DIY Water Testing for Safe Drinking Water
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DIY Water Testing for Safe Drinking Water

When it concerns your drinking water, it's what you do not see that can hurt you. While water that smells or tastes foul is a certain sign that something's not right, contamination is usually undetectable to the naked eye, nose, and mouth.

When it concerns your drinking water, it's what you do not see that can hurt you. While water that smells or tastes foul is a certain sign that something's not right, contamination is usually undetectable to the naked eye, nose, and mouth. You must have it tested to be sure it's safe. If you are tapped into a municipal water supply, you may request test results. If you still suspect that your water is contaminated, or if you have well water, you'll have to pay to get your water tested by a laboratory specializing in such procedures (there are really no do-it-yourself tests for water).

Contact your state department on environmental protection for a list of certified labs that can perform the service. Many labs will allow you to mail in water samples for testing. Their fees include prepaid overnight delivery, prepaid postal service, or UPS.

The fees for labs runs around $30 for basic potability tests; $40 to $55 for a basic test for about a half-dozen toxic or cancer-causing chemicals; $70 to $110 for more comprehensive tests for as many as two dozen chemicals; and $175 to $200 for "super tests" for just about all toxic chemicals, bacteria, and solvents.

Recognize What You're Paying For

Prior to settling on a laboratory to test your water, be sure you get a comprehensive breakdown of what its fee covers. One company, for instance, might charge $10 more, but may test for another half-dozen chemicals. You may want the most comprehensive test you can find, or you might not need a super test, so it pays to understand your needs and then shop around.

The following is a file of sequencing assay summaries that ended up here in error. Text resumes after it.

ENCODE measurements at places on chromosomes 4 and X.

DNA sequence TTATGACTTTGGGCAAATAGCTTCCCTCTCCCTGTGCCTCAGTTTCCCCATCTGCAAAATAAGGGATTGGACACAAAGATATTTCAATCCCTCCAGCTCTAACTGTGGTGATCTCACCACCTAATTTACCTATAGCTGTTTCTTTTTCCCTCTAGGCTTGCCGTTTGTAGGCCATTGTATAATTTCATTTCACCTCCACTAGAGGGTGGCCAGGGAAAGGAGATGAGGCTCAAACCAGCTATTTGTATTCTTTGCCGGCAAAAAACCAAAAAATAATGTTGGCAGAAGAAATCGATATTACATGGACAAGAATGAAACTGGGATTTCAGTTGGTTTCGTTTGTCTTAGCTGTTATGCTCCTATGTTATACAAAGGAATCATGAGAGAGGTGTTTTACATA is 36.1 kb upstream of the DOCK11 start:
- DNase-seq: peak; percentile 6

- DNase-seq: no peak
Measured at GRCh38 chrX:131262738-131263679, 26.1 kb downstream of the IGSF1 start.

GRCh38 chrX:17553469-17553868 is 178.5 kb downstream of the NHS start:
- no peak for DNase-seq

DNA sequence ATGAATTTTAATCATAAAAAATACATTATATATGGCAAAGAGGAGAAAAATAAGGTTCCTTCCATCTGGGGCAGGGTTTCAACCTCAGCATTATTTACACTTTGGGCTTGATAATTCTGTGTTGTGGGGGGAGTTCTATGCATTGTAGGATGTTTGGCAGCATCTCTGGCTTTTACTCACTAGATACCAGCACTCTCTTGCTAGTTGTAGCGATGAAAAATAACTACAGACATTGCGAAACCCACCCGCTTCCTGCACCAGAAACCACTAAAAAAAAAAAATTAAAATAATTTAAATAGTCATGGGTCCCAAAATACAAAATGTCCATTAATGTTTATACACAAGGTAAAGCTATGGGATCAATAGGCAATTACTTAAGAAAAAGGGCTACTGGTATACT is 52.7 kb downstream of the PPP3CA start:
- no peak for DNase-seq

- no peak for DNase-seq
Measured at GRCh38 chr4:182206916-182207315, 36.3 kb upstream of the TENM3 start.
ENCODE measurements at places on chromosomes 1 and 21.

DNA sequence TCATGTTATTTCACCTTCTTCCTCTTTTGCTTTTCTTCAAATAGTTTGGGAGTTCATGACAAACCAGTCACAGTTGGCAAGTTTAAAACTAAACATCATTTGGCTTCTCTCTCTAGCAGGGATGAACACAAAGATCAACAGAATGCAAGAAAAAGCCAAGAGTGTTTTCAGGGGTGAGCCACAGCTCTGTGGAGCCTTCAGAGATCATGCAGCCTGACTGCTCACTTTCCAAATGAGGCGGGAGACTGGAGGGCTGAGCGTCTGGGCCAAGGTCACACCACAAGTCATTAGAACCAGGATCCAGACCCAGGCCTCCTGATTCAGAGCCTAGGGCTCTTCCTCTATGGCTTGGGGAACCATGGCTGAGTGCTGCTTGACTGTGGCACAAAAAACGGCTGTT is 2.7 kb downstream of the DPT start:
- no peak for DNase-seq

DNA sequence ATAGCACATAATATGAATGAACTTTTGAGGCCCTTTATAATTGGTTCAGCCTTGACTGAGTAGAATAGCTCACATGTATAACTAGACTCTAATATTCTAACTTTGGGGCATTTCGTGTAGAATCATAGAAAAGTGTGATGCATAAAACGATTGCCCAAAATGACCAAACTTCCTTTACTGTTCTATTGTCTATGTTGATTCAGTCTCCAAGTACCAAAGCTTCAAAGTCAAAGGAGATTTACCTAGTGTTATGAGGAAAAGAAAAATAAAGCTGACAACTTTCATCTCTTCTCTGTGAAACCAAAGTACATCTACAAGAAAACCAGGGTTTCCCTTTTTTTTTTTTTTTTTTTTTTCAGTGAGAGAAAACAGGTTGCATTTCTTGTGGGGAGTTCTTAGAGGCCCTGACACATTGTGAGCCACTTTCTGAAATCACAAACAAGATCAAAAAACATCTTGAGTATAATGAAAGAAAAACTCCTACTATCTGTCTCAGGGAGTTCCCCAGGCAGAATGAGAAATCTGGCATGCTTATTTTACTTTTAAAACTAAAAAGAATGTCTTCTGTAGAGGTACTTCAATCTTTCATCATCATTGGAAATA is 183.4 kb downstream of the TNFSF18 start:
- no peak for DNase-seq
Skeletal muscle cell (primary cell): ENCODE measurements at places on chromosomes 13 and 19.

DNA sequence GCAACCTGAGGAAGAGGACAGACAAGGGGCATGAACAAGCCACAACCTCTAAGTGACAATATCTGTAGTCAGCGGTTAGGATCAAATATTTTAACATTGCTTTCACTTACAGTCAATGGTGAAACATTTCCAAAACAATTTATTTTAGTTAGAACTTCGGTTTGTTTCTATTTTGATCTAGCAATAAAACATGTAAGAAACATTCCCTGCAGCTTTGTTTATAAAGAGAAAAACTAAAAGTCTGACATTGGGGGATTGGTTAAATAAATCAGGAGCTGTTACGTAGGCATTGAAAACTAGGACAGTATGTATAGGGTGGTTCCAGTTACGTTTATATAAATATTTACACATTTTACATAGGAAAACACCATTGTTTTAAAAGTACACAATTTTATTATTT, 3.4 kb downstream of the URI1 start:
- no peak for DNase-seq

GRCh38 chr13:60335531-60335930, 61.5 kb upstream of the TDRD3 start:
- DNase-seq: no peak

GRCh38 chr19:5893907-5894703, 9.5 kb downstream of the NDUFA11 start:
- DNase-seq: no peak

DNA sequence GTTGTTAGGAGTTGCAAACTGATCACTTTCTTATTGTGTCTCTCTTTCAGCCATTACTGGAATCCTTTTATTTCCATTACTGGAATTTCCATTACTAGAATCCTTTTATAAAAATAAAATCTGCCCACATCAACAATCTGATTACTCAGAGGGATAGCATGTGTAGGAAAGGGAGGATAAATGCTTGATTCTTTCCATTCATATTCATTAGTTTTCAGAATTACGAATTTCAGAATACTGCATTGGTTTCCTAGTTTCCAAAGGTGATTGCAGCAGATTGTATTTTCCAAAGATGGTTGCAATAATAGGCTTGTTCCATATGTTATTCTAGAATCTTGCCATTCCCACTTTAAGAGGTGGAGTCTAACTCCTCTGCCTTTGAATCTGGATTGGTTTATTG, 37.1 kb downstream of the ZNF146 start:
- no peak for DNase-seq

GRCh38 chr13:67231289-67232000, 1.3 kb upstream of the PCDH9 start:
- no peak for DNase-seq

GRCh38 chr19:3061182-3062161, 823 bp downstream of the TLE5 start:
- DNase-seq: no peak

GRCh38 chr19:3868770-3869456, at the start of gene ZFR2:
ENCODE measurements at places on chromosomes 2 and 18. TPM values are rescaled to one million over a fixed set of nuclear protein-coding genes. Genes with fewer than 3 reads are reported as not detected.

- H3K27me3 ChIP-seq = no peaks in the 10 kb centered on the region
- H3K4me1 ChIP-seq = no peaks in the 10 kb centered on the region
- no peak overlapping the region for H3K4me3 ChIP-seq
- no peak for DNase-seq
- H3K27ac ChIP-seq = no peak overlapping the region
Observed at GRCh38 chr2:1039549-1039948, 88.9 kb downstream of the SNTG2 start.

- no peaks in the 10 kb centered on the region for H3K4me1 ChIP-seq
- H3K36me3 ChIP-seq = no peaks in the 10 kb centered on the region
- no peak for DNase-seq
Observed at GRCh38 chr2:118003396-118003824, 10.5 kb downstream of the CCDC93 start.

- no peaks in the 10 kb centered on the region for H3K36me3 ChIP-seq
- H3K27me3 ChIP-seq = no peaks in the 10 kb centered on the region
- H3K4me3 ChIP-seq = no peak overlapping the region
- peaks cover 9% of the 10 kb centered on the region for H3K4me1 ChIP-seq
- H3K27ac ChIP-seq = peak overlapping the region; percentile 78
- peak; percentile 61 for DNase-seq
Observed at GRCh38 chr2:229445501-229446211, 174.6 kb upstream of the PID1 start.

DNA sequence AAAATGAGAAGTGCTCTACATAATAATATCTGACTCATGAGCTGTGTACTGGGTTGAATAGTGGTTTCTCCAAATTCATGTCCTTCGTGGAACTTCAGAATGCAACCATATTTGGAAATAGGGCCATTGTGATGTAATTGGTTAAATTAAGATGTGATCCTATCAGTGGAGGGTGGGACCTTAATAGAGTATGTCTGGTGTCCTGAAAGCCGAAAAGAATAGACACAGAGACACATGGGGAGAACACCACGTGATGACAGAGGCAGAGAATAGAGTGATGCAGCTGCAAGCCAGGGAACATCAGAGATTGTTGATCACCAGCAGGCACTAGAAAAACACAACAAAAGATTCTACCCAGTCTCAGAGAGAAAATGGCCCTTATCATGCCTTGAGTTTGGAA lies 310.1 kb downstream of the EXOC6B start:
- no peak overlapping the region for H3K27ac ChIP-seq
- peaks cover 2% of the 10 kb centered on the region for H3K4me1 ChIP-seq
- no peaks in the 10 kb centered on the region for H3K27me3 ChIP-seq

Free Advice

Some water-testing labs give suggestions for clearing up water problems. Be sure to ask about this prior to having any tests done—and before you leap out and spend money on a filtering or other cleanup device.

Home Remedy

If your water has a severe pollution problem, it could take a lawsuit or the action of a governmental agency to clear it up. But a water-filtering system can aid in keeping things clean if your supply is rather pure. If you are shopping for one of these devices, choose an under-the-sink type. Tests have established that devices attached to the faucet do not work as well.

The under-the-sink filtering devices can screen out a range of harmful substances, as well as excess chlorine, fluorides, sodium, nitrates, organic halides and trihalomethanes. Don't expect them to rectify major problems, however. Most use some kind of carbon filter. In a product test conducted by Rodale's Practical Homeowner Institute, the most efficient type was found to be a carbon-block filter. Granulated carbon filters were determined to be less effective.

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